Association between proteinuria and placental pathology in preeclampsia: A retrospective study

Dominique Suzanne Genest, Dorothée Dal Soglio, Sylvie Girard, Evelyne Rey

Research output: Contribution to journalArticlepeer-review


Introduction: Preeclampsia develops due to placental insufficiency and systemic proinflammatory and antiangiogenic mediator release, with ensuing systemic endothelial dysfunction. Nephrotic-range proteinuria appears to be associated with worse pregnancy outcomes. The relationship between differing degrees of proteinuria and the severity of placental alterations has not been studied. Methods: This is a single-centre retrospective comparison of 150 singleton pregnancies complicated by preeclampsia and varying degrees of proteinuria. Maternal demographic, obstetrical and fetal outcome data were obtained from chart review. The placental histologic evaluations were performed by a placental pathologist blinded to all other clinical information. Results: Preeclamptic women with massive proteinuria had evidence of more severe maternal vascular malperfusion lesions. The severity of the lesions was progressive through mild, moderate and massive proteinuria. Women with massive proteinuria had a higher incidence of renal dysfunction and severe hypertension, and had earlier preterm deliveries compared to preeclamptic women with mild and moderate proteinuria (p < 0.05). Conclusion: Preeclampsia with more severe proteinuria is associated with a higher prevalence of placental maternal vascular malperfusion.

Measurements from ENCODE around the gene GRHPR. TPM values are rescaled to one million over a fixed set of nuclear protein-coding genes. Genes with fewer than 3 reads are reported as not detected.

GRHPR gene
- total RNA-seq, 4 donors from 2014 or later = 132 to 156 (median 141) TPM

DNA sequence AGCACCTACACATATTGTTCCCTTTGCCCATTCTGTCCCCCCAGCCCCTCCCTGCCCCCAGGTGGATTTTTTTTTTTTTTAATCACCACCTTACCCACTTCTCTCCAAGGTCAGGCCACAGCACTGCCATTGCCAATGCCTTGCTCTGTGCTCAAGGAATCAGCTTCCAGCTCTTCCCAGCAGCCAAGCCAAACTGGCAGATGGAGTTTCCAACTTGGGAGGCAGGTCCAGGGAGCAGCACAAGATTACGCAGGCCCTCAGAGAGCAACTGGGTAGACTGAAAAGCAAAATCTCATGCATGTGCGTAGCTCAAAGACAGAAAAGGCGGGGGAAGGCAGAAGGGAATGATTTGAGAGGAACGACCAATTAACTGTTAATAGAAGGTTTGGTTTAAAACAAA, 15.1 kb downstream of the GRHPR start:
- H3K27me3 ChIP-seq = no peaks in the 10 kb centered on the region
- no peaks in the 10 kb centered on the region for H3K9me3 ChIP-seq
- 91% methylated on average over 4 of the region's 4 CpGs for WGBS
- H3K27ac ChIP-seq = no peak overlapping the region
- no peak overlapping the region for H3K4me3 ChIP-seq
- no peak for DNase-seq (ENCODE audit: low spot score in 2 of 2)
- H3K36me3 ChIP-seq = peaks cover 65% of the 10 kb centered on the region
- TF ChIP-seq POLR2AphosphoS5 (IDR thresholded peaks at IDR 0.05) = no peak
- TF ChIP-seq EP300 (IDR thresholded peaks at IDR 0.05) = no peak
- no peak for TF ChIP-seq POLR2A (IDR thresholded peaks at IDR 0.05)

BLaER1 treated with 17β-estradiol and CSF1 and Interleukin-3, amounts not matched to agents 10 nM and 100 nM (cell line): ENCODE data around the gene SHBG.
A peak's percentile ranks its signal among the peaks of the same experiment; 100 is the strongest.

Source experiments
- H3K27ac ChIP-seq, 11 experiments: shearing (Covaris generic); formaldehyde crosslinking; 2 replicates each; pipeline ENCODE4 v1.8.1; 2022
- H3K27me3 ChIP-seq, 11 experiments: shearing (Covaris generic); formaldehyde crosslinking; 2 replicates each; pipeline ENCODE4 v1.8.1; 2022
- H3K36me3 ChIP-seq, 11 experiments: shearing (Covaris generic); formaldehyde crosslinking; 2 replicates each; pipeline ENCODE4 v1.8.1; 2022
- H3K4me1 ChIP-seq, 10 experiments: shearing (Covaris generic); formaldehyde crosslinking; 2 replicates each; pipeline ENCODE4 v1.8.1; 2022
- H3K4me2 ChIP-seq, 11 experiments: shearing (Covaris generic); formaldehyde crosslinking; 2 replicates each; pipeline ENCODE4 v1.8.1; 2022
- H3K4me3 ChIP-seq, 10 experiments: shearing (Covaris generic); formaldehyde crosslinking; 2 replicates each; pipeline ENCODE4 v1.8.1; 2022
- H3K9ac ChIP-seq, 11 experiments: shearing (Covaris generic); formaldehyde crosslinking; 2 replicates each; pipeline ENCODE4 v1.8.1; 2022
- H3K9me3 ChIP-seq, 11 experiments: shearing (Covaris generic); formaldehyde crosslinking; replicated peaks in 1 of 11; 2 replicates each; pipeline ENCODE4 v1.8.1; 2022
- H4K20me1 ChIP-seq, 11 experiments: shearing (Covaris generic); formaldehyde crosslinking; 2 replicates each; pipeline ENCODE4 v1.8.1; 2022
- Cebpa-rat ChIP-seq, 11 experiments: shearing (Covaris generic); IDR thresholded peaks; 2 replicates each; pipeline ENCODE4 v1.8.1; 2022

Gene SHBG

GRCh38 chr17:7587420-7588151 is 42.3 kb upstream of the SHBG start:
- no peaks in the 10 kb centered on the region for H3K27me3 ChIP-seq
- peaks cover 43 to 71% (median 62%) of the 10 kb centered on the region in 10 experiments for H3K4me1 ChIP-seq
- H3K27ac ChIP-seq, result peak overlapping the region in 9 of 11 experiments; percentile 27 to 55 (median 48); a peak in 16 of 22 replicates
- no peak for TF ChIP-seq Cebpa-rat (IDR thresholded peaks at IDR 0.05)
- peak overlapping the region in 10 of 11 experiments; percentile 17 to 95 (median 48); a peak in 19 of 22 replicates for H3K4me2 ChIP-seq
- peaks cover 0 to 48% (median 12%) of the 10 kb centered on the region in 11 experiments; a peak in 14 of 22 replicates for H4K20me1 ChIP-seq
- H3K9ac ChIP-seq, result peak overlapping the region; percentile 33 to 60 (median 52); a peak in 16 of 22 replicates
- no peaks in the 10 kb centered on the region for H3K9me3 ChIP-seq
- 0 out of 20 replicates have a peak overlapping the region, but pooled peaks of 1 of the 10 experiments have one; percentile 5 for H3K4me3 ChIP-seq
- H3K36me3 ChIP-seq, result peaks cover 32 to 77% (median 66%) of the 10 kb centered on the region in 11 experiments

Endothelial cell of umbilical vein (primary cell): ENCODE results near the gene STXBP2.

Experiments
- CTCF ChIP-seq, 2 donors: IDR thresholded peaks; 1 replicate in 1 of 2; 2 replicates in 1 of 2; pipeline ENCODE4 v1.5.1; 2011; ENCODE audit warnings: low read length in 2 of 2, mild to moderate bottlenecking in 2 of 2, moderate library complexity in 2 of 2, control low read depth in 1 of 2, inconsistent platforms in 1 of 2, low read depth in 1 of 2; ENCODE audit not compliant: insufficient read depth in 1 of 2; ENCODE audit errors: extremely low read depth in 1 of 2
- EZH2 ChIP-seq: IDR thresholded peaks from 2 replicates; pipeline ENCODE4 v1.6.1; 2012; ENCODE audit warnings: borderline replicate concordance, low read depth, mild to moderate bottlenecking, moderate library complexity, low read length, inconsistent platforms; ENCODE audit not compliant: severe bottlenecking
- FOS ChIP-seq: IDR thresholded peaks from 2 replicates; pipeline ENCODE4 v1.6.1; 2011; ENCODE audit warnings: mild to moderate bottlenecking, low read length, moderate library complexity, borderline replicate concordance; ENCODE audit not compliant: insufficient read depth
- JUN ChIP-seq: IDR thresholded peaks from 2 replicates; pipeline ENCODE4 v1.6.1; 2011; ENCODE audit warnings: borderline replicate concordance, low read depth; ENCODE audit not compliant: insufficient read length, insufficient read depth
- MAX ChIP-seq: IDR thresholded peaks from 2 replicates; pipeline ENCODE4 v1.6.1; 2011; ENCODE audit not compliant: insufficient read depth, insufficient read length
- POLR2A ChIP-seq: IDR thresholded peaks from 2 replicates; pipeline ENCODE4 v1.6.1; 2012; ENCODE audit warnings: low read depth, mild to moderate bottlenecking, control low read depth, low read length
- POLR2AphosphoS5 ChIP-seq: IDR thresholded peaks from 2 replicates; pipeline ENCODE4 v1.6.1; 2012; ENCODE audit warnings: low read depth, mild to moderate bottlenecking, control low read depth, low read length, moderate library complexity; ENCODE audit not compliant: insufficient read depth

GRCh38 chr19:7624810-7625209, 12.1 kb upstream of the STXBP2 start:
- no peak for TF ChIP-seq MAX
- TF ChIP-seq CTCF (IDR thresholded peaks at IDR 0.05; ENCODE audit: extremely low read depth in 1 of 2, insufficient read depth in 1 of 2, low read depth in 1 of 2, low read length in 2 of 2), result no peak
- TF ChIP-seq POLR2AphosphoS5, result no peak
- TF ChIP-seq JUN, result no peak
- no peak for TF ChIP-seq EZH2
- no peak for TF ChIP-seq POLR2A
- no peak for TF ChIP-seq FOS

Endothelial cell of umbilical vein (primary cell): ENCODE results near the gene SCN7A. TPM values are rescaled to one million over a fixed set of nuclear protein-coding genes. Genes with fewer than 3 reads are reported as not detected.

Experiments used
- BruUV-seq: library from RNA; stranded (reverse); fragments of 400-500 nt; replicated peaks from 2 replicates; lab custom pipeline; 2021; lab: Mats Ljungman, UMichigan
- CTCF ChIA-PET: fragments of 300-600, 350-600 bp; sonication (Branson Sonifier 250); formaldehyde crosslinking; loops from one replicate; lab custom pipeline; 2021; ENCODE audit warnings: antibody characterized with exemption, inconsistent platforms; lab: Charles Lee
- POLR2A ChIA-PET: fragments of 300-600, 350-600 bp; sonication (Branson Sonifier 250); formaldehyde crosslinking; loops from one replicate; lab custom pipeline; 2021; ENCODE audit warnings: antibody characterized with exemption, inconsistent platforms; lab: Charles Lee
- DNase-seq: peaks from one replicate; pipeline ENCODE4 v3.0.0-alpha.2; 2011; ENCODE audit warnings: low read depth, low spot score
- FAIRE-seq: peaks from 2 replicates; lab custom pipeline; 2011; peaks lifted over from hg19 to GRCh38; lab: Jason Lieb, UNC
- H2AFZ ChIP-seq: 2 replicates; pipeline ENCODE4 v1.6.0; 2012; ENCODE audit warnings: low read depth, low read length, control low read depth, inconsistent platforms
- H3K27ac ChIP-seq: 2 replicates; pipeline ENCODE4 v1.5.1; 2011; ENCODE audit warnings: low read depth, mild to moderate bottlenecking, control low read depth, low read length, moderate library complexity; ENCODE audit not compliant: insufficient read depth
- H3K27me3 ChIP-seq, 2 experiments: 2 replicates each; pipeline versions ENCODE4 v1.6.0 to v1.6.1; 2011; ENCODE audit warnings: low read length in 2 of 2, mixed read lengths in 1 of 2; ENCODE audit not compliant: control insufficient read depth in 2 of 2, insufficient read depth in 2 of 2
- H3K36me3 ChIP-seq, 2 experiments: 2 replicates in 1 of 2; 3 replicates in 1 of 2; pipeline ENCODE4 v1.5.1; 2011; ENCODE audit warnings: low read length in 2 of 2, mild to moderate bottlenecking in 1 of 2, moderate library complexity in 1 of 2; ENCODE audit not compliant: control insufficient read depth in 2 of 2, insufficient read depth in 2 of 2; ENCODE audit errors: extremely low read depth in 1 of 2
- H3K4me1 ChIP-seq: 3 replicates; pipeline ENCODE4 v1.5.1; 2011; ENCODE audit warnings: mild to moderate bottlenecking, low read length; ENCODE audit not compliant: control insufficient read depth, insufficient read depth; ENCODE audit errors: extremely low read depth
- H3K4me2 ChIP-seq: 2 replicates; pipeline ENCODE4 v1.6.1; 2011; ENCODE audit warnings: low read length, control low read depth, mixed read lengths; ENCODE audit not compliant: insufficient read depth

Original languageEnglish (US)
JournalSAGE Open Medicine
StatePublished - Nov 2021


  • Preeclampsia
  • massive proteinuria
  • placenta

ASJC Scopus subject areas

  • General Medicine


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